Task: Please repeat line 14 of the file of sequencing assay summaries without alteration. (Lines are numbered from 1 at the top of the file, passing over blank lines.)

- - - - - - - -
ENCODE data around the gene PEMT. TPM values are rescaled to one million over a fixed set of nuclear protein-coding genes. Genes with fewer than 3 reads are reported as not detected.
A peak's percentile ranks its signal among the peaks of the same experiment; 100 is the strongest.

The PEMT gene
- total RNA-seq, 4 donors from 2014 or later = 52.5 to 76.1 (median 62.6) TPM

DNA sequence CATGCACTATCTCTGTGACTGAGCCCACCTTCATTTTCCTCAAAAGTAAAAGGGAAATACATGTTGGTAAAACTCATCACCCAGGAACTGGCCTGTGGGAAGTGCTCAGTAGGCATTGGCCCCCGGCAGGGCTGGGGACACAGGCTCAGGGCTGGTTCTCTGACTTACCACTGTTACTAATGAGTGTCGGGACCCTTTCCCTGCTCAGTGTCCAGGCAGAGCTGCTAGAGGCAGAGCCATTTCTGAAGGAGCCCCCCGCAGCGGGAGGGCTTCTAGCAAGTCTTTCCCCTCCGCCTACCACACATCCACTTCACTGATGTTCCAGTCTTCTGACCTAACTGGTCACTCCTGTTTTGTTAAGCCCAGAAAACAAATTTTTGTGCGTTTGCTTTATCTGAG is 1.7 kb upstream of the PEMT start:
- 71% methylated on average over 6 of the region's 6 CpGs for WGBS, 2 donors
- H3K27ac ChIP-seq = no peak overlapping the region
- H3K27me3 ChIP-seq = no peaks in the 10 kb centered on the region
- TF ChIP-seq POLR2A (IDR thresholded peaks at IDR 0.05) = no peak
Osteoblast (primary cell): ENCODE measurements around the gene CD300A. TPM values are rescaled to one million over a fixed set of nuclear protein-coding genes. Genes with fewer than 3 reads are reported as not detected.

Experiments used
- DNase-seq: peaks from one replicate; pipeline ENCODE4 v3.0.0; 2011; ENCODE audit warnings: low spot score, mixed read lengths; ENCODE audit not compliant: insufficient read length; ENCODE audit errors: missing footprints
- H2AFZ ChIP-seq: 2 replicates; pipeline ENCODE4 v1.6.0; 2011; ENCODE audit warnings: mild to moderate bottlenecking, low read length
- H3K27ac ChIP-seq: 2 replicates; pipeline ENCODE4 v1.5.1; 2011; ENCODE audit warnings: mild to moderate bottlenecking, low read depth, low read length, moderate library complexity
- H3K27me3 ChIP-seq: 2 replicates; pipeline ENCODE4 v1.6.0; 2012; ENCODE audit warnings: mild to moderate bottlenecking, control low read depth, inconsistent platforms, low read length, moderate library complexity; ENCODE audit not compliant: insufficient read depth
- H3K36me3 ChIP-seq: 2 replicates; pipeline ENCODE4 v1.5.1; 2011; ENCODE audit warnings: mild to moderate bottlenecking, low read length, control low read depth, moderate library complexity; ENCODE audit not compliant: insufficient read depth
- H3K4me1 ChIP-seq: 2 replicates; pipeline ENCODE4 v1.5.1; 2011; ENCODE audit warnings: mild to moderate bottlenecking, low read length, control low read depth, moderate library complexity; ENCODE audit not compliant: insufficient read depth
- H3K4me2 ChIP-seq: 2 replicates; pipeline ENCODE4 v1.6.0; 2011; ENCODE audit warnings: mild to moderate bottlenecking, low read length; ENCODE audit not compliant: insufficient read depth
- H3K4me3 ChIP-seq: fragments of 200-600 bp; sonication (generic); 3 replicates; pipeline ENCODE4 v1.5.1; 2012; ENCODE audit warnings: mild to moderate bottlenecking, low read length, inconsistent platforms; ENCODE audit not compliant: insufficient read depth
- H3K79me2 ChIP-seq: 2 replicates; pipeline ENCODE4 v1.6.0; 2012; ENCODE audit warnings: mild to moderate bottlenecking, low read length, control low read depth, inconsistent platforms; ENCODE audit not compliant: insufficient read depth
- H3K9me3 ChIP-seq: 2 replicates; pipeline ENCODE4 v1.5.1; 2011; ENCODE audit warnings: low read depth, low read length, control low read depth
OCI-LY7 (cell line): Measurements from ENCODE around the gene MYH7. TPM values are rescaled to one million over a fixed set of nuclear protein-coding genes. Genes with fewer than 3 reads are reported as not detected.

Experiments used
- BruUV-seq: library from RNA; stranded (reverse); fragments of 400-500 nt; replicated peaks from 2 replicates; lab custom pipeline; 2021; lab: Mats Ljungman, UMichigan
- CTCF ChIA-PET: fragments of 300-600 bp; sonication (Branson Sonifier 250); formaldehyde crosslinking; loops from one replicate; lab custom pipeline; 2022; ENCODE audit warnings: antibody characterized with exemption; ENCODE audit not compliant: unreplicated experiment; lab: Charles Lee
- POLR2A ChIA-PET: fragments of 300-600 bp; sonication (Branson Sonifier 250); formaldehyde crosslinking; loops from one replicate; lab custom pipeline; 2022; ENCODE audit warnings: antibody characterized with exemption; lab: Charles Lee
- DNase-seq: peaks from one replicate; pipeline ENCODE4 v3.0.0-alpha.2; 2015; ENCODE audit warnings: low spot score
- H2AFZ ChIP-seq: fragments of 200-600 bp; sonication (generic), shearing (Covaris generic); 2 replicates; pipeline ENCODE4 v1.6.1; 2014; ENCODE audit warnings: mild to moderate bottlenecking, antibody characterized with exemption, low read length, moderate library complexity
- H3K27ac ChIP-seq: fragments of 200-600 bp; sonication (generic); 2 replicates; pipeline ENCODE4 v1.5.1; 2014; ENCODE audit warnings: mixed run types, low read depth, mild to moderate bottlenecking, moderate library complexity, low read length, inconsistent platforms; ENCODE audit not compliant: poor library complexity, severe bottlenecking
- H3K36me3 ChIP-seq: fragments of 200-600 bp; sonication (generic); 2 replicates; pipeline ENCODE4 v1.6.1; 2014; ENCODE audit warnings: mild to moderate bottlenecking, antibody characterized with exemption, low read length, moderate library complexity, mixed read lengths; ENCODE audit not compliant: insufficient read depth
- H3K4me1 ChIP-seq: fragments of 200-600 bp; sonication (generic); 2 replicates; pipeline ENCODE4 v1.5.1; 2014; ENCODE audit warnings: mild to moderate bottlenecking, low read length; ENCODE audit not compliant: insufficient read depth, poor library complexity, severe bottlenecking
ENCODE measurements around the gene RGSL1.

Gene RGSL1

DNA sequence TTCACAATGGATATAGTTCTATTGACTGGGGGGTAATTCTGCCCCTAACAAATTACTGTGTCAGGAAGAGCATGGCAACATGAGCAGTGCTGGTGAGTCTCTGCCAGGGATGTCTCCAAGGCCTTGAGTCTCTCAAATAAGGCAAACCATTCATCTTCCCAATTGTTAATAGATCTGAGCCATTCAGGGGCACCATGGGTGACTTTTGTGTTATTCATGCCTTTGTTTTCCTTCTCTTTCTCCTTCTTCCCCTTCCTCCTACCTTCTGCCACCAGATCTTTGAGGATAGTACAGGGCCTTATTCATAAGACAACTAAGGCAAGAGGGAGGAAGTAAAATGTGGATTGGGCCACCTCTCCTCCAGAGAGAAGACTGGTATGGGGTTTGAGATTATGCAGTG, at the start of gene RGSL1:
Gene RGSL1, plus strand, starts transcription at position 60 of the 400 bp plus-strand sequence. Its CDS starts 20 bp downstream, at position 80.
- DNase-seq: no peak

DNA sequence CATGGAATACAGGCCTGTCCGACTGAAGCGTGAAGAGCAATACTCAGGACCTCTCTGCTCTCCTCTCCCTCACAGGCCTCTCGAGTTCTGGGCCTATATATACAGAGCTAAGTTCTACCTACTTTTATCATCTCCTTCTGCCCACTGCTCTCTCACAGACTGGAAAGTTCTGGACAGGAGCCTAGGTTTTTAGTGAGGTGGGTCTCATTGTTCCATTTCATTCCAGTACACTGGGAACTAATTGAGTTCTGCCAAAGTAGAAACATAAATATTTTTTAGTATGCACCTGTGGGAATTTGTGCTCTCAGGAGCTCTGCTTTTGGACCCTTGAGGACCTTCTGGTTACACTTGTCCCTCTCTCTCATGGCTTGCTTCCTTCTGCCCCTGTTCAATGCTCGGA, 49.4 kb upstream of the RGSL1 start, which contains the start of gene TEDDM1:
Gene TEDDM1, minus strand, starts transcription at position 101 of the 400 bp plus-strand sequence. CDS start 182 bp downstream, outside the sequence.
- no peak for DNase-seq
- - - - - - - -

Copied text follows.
- H3K27ac ChIP-seq: 2 replicates; pipeline ENCODE4 v1.5.1; 2011; ENCODE audit warnings: mild to moderate bottlenecking, low read depth, low read length, moderate library complexity